(272c) Inkjet Printing of Charge Mosaic Membranes As a Method for Tailored Aqueous Separation

Authors: 
Summe, M. J., University of Notre Dame
Phillip, W., University of Notre Dame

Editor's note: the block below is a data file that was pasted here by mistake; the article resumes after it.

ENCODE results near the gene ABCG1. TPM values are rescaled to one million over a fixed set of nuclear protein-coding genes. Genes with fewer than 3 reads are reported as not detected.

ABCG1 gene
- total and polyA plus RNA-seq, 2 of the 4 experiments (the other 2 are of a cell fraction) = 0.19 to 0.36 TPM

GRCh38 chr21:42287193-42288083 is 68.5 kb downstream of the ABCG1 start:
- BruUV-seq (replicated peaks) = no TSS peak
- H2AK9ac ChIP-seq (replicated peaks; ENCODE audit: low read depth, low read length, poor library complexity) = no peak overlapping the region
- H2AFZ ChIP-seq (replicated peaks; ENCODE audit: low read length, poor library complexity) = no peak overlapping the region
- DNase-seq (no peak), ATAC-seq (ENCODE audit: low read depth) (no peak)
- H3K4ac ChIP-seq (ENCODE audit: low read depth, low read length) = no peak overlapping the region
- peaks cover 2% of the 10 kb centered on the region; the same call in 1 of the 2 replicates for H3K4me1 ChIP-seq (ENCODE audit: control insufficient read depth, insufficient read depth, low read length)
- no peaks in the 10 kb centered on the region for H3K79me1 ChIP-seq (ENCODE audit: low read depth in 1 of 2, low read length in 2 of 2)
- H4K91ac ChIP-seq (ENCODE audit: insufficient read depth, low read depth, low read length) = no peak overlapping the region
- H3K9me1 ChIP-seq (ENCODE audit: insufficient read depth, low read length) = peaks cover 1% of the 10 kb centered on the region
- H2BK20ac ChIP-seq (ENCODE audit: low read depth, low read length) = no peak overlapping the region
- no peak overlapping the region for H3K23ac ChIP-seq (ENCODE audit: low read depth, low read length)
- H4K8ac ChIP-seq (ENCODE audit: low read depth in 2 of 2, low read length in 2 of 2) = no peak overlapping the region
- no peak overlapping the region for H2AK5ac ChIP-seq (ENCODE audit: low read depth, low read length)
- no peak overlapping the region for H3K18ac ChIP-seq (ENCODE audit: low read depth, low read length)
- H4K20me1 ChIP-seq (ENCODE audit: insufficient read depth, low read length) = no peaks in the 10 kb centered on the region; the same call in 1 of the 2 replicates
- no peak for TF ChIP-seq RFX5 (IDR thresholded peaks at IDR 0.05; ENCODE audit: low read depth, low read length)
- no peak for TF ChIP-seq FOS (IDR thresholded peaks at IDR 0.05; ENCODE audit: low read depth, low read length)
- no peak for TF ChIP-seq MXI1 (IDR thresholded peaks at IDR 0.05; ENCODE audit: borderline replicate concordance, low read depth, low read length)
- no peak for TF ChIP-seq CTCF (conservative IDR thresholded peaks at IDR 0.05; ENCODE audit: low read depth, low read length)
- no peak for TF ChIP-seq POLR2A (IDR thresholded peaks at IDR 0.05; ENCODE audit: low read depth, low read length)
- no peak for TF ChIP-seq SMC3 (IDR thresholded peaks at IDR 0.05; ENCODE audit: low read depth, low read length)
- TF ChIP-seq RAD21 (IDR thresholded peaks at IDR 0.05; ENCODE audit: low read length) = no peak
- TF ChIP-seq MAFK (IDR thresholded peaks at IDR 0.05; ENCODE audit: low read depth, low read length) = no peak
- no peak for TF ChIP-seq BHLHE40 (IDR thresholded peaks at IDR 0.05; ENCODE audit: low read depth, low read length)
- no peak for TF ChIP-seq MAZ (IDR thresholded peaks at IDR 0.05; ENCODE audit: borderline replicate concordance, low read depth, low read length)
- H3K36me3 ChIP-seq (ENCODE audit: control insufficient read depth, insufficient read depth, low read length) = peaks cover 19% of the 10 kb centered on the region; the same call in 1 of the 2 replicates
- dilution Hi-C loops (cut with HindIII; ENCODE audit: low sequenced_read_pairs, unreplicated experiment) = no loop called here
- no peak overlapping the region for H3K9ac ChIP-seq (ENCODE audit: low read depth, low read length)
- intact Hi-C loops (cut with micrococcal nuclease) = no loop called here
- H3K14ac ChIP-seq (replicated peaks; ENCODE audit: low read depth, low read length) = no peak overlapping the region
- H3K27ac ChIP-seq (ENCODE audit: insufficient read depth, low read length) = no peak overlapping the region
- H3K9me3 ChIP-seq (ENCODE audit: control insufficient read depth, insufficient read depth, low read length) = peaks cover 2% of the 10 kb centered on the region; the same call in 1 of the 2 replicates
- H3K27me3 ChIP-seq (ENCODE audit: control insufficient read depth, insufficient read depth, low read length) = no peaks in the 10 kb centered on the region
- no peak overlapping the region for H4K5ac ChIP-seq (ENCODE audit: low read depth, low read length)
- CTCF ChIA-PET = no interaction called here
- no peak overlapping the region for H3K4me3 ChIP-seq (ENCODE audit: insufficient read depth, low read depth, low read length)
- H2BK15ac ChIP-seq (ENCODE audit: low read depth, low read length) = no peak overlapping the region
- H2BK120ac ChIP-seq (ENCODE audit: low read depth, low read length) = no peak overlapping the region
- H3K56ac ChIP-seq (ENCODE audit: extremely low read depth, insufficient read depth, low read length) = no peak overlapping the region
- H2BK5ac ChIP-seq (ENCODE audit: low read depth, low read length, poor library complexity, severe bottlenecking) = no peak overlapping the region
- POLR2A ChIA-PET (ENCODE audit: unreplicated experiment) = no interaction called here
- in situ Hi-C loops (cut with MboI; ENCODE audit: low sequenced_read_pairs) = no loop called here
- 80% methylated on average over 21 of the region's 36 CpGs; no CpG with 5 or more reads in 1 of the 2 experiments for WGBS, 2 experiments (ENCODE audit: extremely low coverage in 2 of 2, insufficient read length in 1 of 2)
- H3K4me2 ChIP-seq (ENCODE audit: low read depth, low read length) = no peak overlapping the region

Charge mosaic membranes are capable of separating dissolved ions from neutral molecules of comparable size by facilitating the transport of charged species through oppositely charged domains. We have developed a new method for producing charge mosaic membranes in a scalable manner by ink-jet printing polymeric materials onto a structural template. Using a striped pattern, positively charged and negatively charged polyelectrolytes are alternatively printed to form the mosaic. Printing of nanomaterials allows for facile design and control over microstructure. This microstructure, in turn affects overall membrane performance. To demonstrate the versatility of this method, we printed membranes with different polyelectrolytes and printing conditions. Enrichment of small ionic salts (i.e. KCl) was first observed using this robust, reliable, and rapid method. Printing enabled us to extend this application to both acetic acid extraction and functionalization for pH-responsive salt separation. The contribution of interactions beyond electrostatics was investigated by printing with polyelectrolytes of varying solubility parameters and challenging the membrane with acetic acid at different concentrations and feed solution pH. To observe pH-responsive salt permeation, membranes were printed with a weak polyelectrolyte while the other domain was printed with a strong polyelectrolyte whose ionization does not vary with pH. The ability to easily tailor membranes for very different separations is what makes inkjet printing such a unique and attractive method for fabricating membranes.